Fusion-io Inc. came out of stealth last March with a storage hardware product consisting of a series of Flash chips...
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in a RAID configuration on a standard server PCIe card.
Since then, the company has been linked in product development efforts with major server vendors Hewlett-Packard (HP) Co. and IBM Corp. Dell Inc. hasn't officially engaged with the company, but founder Michael Dell recently revealed that he has personally invested in Fusion-io. The emerging vendor made headlines most recently when it hired Apple founder Steve Wozniak as its Chief Scientist.
Last September, Fusion-io rolled out a variation of its ioDrive product called ioSAN, which incorporates 10 Gigabit Ethernet network interfaces into the ioDrive card.
Fusion-io today disclosed that that it has signed an OEM agreement with HP for the HP StorageWorks IO Accelerator, a NAND flash-based storage adapter based on Fusion's ioMemory card. The product uses HP BladeSystem c-Class x86 servers, and can accommodate two or three Fusion-io cards, each of which has a capacity of 320 GB. HP and Fusion-io claim the system can offer more than 100,000 IOPS and 800MBps read- and 600MBps write-throughput.
David Flynn, Fusion-io's chief technology officer, sat down with SearchStorage last week to talk about how he sees solid-state storage replacing storage-area networks (SANs).
SearchStorage: There's a lot of talk in the solid-state storage world about how to provision solid-state storage so it's most cost-effective. How do you decide what data to move onto an ioDrive?
Flynn: On the order of 90% of the world's relational databases are less than 1 TB in size. What we've found with most of our customers is that it's just too easy and cost-effective not to just put the entire database on the silicon.
It seems counterintuitive. There has been a whole lot of focus on 'How do you separate the fast from the slow?' The thing is, if you focus on the storage-area network business, folks who buy 15 K rpm Fibre Channel-attached SANs are almost always using only a fraction of the capacity they get for the stated purpose. If you buy a 10 TB SAN of shallow, very high-speed drives [for a 1 TB database], you're getting an effective utilization of one-tenth.
That has various implications. One is that the effective cost per gigabyte is really 10 times what [users] think of when they buy the SAN. Now if you talk to these guys they'll tell you 'Oh, I'm using the whole thing.' But if you tease into it, you'll find out that they're using the other 9 TB for backup or archival, not for the live data set. You could use a whole lot cheaper storage for backup.
NAND Flash is actually higher capacity per cubic inch than even the deepest disk drives. Fifteen thousand rpm drives only go to 146 gigabytes because they have to have wide track spacing. We can collapse a multiterabyte storage array into a single server. And the effective benefit of doing so gets huge because each one of these [ioDrives] adds its own incremental performance. We can aggregate up past 1 million I/Os per second inside a system and 8-plus gigabytes per second of throughput. That's unattainable with an externally attached storage array, regardless of whether or not it has SSDs [solid-state disks] in it.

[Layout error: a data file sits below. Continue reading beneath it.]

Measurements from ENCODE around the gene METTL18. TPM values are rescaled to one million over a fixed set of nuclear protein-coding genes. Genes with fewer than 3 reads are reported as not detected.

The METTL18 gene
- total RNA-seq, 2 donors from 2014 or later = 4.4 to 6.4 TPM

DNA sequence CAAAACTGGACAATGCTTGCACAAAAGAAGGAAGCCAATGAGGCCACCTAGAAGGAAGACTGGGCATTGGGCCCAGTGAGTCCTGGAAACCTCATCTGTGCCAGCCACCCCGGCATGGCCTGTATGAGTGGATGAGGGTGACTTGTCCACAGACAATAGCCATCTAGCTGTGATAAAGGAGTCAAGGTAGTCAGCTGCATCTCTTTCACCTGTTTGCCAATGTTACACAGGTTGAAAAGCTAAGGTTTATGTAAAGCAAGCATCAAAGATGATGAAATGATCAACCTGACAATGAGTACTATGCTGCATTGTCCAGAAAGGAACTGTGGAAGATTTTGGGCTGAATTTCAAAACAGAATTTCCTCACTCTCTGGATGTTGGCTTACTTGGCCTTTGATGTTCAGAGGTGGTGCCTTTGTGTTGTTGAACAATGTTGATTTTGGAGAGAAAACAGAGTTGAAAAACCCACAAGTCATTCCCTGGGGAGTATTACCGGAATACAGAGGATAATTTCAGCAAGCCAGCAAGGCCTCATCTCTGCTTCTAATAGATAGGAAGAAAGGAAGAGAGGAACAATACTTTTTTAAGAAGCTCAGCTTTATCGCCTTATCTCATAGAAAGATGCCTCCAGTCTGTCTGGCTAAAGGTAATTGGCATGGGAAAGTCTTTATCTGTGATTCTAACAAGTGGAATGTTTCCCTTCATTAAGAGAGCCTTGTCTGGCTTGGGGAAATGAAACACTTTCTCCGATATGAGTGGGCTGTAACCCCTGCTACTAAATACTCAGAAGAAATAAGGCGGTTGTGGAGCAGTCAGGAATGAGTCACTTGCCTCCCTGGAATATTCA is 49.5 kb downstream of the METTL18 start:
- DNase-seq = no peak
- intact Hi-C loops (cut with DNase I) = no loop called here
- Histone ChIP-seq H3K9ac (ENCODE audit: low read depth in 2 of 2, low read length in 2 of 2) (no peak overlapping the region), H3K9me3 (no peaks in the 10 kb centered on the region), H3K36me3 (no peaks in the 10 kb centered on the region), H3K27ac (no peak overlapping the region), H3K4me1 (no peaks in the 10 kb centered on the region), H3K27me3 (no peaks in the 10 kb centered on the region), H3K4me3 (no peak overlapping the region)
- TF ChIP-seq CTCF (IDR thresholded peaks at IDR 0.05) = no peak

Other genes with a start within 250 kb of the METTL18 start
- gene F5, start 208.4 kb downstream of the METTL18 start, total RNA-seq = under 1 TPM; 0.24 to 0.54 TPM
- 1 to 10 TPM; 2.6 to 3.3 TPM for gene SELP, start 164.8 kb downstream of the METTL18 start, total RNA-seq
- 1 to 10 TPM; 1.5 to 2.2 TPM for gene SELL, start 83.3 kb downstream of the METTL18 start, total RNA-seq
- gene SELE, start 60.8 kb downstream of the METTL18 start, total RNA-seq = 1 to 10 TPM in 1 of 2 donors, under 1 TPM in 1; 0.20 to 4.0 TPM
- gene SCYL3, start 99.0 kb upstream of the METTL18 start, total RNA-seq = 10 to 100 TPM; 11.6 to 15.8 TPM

SearchStorage: That 1 million IOPS was part of Project Quicksilver with IBM, right?
Flynn: No, actually, that's in-house right now at our labs. We have a roughly 5U HP DL785 doing a million I/Os from one box. [Project] Quicksilver was multiple servers from IBM.
Flynn: This is just benchmarking—SPC [Storage Performance Council]-type testing or Iometer -- whatever test you want to run. But the type of actual workload people would use this for is data mart or data warehousing.
SearchStorage: Do you have any customers right now using this in production?
Flynn: One of those cases is in the online transaction processing [OLTP] space, a case where the database is a couple hundred gigabytes for all their customers. They were able to put four cards inside a primary database, run them in a mirrored fashion, and put two cards in the second databases and run them striped. So they end up with triple redundancy in that they have mirrors and a whole secondary server. They went from a shared storage strategy to a share-nothing strategy whereby the database is replicated from one server to the other without using shared storage. It turns out to be more reliable that way because they can tolerate a fault in the server. Before, they didn't have failover for the server.
SearchStorage: Do you encounter a lot of sticker shock because it's such a small thing and, even if you can argue it replaces the SAN, its absolute cost is still high?
Flynn: That customer calculated that in 2007 they had 15% of potential Web business that possibly was lost due to timeouts and slowness of the response time of their array. They were looking at buying two additional NetApp arrays to go with their existing two to get a 30% improvement. For about one-third the cost, they were able to go from eight servers to four, remove the two NetApp filers they already had and didn't buy the other two, didn't have to move their collocation to expand, and they got 10 times the performance.
For an extended deep dive into the Fusion-io technology with Flynn, please visit our Storage Soup blog at IT Knowledge Exchange.